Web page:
Those seeking to develop therapeutic products will need to understand these dynamic interactions and the consequent potential changes in one or more society's approach to its healthcare. Indeed, this is another opportunity for pharmaceutical medicine to broaden. The speciality should cover all pharmacologically active treatments, all disease preventions and all health maintenance modalities. The objective is to maximize patient benefits and extend product lifecycles, as well as company sales. Clearly, pharmaceutical medicine requires an ability to read the direction society is taking and an understanding that, on a global basis, various societies can take different attitudes to how they will regulate and/or classify a therapeutic agent. However they are classified or regulated, new therapeutic agents will continue to be needed, health benefits to deliver now, and to be potentially significant revenue generators for a business, allowing investment in future therapeutics. This is the basic cycle (Figure 1.2) that drives the pharmaceutical industry.
The R&D process is moving forward as biomedical science progresses and disease processes are better understood. The process of developing a therapeutic agent is much more than the better understanding of a disease leading to a new approach to its management. The process includes: first, state-of-the-art technical manufacturing sciences to ensure a drug substance is pure; second, appropriate and innovative pre-clinical science to ensure that a new chemical entity is as safe as possible before being used by humans; third, the most sophisticated clinical evaluation methodology. This methodology must establish the efficacy and safety of a new treatment in humans and include a multidisciplinary approach to the medical, social, and economic issues of quality of life and cost-benefit. Finally, the process includes the business management of the social and political issues inherent in establishing, communicating and assuring the value of the new drug within a global economy.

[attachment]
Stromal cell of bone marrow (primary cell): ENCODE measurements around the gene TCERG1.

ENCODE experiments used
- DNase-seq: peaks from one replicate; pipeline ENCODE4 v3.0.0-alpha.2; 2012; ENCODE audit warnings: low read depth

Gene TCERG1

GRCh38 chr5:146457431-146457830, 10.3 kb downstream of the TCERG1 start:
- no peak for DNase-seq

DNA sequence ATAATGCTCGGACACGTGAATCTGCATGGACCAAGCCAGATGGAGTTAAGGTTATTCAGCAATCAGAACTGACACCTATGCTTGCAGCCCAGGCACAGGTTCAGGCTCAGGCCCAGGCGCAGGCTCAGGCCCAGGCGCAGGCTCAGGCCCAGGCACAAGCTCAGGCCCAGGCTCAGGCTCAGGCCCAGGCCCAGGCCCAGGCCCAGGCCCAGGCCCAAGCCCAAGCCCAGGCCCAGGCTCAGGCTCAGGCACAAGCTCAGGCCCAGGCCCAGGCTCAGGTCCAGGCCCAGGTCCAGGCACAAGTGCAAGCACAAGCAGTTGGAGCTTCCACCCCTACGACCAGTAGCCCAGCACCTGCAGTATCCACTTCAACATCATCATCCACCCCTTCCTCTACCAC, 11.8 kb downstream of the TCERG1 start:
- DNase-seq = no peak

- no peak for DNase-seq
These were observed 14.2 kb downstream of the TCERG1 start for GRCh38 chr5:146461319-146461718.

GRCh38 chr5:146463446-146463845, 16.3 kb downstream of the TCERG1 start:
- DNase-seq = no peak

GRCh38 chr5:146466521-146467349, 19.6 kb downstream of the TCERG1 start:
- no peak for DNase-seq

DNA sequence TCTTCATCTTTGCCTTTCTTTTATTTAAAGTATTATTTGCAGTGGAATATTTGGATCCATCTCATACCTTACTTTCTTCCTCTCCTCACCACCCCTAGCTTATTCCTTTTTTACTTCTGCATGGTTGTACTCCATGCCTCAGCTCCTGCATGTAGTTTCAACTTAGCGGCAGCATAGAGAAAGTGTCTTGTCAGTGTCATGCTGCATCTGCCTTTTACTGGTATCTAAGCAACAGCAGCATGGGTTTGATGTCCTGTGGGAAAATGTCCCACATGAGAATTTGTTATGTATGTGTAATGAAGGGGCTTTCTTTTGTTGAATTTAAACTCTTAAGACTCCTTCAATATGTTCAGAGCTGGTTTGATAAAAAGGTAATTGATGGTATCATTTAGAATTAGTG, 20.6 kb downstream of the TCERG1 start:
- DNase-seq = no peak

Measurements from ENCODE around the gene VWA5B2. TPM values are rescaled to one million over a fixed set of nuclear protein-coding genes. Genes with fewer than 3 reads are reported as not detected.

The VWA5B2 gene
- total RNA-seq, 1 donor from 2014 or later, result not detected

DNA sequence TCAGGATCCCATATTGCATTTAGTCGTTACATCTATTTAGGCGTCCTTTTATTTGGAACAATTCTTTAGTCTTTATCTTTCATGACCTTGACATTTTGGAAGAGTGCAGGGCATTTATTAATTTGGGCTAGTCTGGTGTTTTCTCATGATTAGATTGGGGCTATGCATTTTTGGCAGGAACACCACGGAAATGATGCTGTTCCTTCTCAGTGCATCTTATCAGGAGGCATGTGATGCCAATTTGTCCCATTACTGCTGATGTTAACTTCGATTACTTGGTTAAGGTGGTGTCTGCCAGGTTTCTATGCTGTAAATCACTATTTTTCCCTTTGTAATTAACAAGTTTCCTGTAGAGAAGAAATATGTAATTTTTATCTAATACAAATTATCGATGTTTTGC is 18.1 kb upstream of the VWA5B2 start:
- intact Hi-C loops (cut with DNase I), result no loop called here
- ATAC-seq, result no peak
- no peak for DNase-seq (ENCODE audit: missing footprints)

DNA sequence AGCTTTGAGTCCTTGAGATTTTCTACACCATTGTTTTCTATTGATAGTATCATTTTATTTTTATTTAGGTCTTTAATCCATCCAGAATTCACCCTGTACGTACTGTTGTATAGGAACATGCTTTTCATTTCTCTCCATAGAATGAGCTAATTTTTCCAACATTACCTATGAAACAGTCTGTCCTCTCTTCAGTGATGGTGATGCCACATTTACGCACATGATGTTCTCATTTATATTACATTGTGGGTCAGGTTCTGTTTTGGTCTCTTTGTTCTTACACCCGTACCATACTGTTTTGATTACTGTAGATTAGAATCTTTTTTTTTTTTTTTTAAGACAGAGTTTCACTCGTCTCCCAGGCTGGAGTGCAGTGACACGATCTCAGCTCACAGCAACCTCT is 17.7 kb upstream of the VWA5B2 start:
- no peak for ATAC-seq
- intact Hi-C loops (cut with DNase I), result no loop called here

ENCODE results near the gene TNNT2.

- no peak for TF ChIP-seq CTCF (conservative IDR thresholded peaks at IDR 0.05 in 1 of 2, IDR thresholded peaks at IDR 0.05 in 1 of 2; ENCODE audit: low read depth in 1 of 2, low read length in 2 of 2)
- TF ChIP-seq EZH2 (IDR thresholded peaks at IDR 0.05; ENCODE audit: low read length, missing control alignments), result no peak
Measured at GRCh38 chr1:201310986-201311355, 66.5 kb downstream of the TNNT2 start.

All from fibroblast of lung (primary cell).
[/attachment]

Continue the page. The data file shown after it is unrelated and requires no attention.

The amount spent on R&D by the pharmaceutical industry has grown logarithmically over the last few decades and now the industry outspends the National Institutes of Health in the USA (Figures 1.3, 1.4).
Similar growth in R&D investment has been seen outside America, e.g. in the UK. With such a massive R&D effort, the process has inevitably become subdivided into several functional sections, the most obvious being:
Basic chemical or structural research-exploring the genetic basic of a disease or the microstructure of a receptor or enzyme active site, and from that, developing tailored molecules to provide specific interactions and potential therapeutic outcomes.
Preclinical research and development-using biological systems, up to and including animal models, to explore the causes of diseases and the potential safety and efficacy of new therapeutic agents.